How Many B-21 Raider Bombers Are Needed? At some point in the future, officials from the Department of the Air Force will likely be seated in a House subcommittee in our nation’s capital and asked a blunt question from United States lawmakers: How many B-21 Raider bombers do you actually need?
Some U.S. Air Force officials are already pondering that query. Current plans call for the service to operate at least 100 long-range strategic bombers, but there have been calls for the Air Force to acquire upwards of 179 or more.
According to the United States Air Force, “The B-21 Raider will be a dual-capable penetrating strike stealth bomber capable of delivering both conventional and nuclear munitions. The B-21 will form the backbone of the future Air Force bomber force consisting of B-21s and B-52s. Designed to operate in tomorrow’s high-end threat environment, the B-21 will play a critical role in ensuring America’s enduring airpower capability.”
Are 100 of the bombers enough? Does the United States need 179? What is the answer? It is difficult to answer, as it isn’t entirely clear how either number was actually decided.
Replacing the Current Bomber Fleet with B-21
The “100” number is a nice round number – and throughout time, the military has liked nice round numbers. Modern European armies have long been broken down into companies – part of a larger battalion – that usually consists of between 100 and 150 men. Moreover, it should be noted that a Roman Legion’s most basic unit was a century – and it originally consisted of 100 men led by a Centurion. While it later varied in size with subsequent reforms, a “century” is still where we get the term for 100 years.
This brings us back to the bombers, and perhaps 100 was just a nice round number.
As a historical note, the United States manufactured more than 295,000 combat aircraft during the Second World War, including 97,810 bombers. It was a staggering number of aircraft that included 12,731 B-17 Flying Fortresses and 18,493 B-24 Liberators. However, just 3,970 B-29 Superfortresses were built – and it could even be argued that just two of those aircraft were what was needed to “end the war,” as each dropped an atomic bomb and resulted in the Japanese surrender (and before anyone comments, yes, the declaration of war by the Soviet Union played a crucial role as well).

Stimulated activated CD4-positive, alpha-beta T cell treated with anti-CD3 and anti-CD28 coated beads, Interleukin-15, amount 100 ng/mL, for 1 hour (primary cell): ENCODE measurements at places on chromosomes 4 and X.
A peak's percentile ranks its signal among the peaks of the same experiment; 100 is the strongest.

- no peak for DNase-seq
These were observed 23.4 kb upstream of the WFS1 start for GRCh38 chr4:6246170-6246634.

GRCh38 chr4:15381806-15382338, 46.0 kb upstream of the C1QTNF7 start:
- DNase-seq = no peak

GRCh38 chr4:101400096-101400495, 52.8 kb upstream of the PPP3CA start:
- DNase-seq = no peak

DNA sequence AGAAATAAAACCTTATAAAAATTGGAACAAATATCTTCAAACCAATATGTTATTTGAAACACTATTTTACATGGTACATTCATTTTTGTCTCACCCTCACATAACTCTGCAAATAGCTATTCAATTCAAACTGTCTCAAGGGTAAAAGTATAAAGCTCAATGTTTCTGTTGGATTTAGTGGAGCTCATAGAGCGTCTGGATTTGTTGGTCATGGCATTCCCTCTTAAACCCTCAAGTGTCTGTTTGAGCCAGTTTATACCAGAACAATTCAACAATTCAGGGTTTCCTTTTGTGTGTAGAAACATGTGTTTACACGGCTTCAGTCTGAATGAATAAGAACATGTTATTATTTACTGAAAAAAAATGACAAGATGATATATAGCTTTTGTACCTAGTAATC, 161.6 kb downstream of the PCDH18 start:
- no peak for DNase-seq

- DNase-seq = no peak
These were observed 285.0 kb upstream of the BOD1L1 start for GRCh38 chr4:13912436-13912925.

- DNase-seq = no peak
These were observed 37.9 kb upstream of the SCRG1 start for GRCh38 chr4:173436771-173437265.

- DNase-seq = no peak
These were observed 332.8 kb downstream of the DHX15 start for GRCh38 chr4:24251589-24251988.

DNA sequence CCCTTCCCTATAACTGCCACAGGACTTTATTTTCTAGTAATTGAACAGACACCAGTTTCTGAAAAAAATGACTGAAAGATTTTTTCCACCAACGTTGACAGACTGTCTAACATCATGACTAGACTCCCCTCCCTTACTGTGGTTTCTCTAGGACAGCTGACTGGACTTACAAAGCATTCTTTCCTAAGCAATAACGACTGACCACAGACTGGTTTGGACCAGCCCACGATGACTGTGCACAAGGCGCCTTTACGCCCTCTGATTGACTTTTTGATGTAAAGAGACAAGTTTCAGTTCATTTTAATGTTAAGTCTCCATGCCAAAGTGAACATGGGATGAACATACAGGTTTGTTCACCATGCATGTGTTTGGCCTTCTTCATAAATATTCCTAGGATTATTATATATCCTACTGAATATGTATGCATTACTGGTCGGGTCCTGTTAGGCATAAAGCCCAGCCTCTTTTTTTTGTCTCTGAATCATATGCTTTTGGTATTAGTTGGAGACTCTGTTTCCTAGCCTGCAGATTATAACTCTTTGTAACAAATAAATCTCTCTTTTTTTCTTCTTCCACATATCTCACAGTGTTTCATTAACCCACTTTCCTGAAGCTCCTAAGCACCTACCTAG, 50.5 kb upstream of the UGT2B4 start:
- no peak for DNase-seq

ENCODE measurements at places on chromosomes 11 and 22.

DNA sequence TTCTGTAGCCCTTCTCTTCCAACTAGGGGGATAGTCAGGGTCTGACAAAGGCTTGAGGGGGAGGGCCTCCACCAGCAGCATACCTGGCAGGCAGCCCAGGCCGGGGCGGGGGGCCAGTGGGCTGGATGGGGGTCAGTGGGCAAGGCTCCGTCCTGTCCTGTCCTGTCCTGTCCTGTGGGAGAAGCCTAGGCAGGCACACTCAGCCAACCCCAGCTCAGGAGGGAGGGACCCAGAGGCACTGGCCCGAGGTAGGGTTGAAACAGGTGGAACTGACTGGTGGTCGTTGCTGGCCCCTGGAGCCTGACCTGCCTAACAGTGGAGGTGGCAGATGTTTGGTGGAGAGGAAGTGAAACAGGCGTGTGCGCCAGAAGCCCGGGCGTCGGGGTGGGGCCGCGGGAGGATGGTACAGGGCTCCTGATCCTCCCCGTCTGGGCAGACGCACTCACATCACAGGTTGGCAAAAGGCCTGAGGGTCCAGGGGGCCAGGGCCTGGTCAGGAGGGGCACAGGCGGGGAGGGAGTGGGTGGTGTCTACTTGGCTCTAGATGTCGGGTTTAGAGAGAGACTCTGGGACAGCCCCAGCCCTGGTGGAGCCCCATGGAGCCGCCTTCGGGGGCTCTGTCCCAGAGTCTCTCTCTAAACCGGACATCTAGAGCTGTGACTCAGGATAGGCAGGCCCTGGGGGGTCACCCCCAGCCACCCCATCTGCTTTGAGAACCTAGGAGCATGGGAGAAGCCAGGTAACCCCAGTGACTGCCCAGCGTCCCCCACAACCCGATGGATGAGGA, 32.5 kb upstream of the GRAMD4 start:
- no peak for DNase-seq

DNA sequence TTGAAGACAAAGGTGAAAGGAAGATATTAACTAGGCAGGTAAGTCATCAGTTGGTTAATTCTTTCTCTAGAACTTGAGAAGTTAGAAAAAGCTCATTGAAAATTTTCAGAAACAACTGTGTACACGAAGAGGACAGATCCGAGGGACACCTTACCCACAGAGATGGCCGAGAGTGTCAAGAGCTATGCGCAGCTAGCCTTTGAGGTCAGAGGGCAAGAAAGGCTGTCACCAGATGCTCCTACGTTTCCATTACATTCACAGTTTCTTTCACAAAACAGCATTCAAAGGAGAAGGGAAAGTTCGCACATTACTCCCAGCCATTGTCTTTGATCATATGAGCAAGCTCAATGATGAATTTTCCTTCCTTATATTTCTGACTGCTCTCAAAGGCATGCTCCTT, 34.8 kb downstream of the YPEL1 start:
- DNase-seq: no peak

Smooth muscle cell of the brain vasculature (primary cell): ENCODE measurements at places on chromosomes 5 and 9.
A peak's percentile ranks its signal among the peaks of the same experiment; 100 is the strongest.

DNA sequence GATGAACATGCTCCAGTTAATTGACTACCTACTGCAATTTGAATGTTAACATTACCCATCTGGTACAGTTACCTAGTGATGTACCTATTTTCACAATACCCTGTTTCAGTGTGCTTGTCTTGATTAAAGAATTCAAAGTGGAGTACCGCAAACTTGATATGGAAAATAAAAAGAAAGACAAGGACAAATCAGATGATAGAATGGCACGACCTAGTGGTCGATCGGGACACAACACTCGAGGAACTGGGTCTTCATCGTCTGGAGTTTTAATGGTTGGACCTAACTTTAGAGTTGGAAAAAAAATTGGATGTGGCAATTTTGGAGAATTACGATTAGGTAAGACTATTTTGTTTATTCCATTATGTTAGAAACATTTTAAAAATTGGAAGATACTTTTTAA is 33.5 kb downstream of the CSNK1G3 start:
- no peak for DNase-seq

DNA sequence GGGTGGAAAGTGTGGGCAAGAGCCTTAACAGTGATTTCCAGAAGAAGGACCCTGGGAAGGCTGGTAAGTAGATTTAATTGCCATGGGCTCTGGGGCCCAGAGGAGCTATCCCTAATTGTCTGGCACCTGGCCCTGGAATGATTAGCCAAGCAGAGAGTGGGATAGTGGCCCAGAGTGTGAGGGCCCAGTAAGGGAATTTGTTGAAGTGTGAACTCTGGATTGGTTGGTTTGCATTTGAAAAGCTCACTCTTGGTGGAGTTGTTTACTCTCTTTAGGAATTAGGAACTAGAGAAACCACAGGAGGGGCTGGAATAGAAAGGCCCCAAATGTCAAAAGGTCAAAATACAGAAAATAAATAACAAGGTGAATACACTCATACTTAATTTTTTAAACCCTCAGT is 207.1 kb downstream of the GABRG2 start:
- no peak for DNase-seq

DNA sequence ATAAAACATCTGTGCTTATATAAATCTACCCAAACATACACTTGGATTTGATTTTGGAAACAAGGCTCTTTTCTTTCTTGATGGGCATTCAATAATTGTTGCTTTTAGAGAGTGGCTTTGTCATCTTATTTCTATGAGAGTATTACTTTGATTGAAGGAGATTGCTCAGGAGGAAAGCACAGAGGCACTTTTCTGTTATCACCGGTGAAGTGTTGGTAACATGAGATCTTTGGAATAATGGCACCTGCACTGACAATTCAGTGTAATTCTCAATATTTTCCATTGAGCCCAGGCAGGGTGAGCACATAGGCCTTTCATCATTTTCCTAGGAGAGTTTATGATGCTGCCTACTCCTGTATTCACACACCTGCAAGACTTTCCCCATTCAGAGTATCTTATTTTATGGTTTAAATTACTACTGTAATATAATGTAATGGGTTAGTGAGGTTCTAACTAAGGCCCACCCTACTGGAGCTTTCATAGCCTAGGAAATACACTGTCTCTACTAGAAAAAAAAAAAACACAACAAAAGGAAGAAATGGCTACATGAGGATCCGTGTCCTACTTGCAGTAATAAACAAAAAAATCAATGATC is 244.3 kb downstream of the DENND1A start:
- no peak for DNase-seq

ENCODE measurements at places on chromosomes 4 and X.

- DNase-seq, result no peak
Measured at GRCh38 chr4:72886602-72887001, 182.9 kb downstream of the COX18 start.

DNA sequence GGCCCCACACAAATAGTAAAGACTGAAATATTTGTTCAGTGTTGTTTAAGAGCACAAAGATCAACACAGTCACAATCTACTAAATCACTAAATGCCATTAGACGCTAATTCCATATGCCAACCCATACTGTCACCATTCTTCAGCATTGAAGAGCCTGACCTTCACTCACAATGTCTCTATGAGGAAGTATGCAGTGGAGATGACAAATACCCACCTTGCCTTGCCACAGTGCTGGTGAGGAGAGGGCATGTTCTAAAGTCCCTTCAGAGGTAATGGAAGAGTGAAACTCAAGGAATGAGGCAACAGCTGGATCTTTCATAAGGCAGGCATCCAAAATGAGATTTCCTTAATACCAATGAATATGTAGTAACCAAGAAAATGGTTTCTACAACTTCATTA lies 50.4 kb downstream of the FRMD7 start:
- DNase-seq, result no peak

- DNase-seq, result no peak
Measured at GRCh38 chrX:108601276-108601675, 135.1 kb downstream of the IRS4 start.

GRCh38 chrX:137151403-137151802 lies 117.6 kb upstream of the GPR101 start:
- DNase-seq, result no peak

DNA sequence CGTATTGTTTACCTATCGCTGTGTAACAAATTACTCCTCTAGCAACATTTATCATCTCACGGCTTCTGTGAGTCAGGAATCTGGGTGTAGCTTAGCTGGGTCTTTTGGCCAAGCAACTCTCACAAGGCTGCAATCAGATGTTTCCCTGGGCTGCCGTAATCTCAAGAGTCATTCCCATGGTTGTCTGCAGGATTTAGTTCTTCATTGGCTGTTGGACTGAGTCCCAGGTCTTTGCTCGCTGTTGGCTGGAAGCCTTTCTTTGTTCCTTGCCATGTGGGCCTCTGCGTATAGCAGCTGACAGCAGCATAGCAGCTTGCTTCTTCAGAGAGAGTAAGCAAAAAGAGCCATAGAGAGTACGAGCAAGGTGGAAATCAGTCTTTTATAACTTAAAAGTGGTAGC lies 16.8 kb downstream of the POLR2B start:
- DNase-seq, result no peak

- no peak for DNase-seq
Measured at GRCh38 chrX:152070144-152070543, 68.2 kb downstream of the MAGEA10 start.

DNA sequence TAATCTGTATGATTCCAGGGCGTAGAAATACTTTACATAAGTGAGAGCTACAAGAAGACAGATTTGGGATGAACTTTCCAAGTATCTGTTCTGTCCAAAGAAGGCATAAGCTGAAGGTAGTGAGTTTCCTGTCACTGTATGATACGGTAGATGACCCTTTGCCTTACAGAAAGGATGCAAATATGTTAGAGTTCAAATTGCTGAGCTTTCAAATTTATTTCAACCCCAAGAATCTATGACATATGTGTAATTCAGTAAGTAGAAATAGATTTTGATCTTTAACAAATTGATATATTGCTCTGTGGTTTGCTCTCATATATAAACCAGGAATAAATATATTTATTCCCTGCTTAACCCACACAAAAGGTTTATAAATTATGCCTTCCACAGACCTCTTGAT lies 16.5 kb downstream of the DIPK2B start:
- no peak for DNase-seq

That latter fact about the capabilities employed by the B-29 was a game changer and highlighted that an Air Force didn’t need massive numbers of four-engine aircraft to carpet bomb an enemy. In fact, only 744 B-52s were ever produced – and despite entering service 70 years ago, as noted currently, just fifty-eight are still in service.
The role of the B-52 has also evolved.
During the Vietnam War, the B-52 was employed as part of Operation Linebacker II, the aerial bombing campaign conducted by the Seventh Air Force, Strategic Air Command and U.S. Navy Task Force 77 against targets in the Democratic Republic of Vietnam (North Vietnam). The heavy bombers flew more than 5,000 missions and more than 8,000 tons of bombs were dropped.
By contrast today, the upgraded B-52H can carry a total of 20 air-launched cruise missiles, which means it can strike targets from a considerable distance. The same is very much true of the Russian Tupolev Tu-95MS, which is officially designated as a missile carrier, not a bomber since it carries only cruise missiles.
Doing More With Less
Bomber production has been on a downward trajectory since even before the end of the Cold War. Moreover, the role of the bomber has diminished so much in the era of intercontinental ballistic missiles (ICBMs) and submarine-launched nuclear warheads that currently only three nations even operate bomber fleets. In addition to the United States, only Russia and China maintain bombers.
However, there are reports that Australia would like to “rejoin” the exclusive bomber club, and Canberra has expressed interest in acquiring an unknown number of B-21 Raiders. If such a deal were to be made, it would likely further impact the number of bombers that the United States Air Force may require since fewer aircraft might need to be rotated to bases in Guam as Australia could provide a deterrent.
This brings us back to the original question, how many B-21 Raiders might the Air Force need? It would seem that if the service operates around 125 bombers today, it would be a good place to start. But the military certainly doesn’t need nearly 100,000 – as much as Northrop Grumman would likely be happy for the business.
What the Experts Told 19FortyFive on the B-21
“The U.S. Air Force bomber fleet is ancient and needs a serious upgrade. Yes, Washington does still sport the best bomber fleet on Earth, but it is showing its age and will face tough air defenses from Russia and China if a war ever broke out. While the Air Force, I am sure, will take as many bombers as they can get, 100 to even as many 200 is not out of the question,” explained a former Senior Obama Administration Defense Department offical to 19FortyFive.
Expert Biography: A Senior Editor for 1945, Peter Suciu is a Michigan-based writer who has contributed to more than four dozen magazines, newspapers, and websites with over 3,000 published pieces over a twenty-year career in journalism. He regularly writes about military hardware, firearms history, cybersecurity, and international affairs. Peter is also a Contributing Writer for Forbes. You can follow him on Twitter: @PeterSuciu.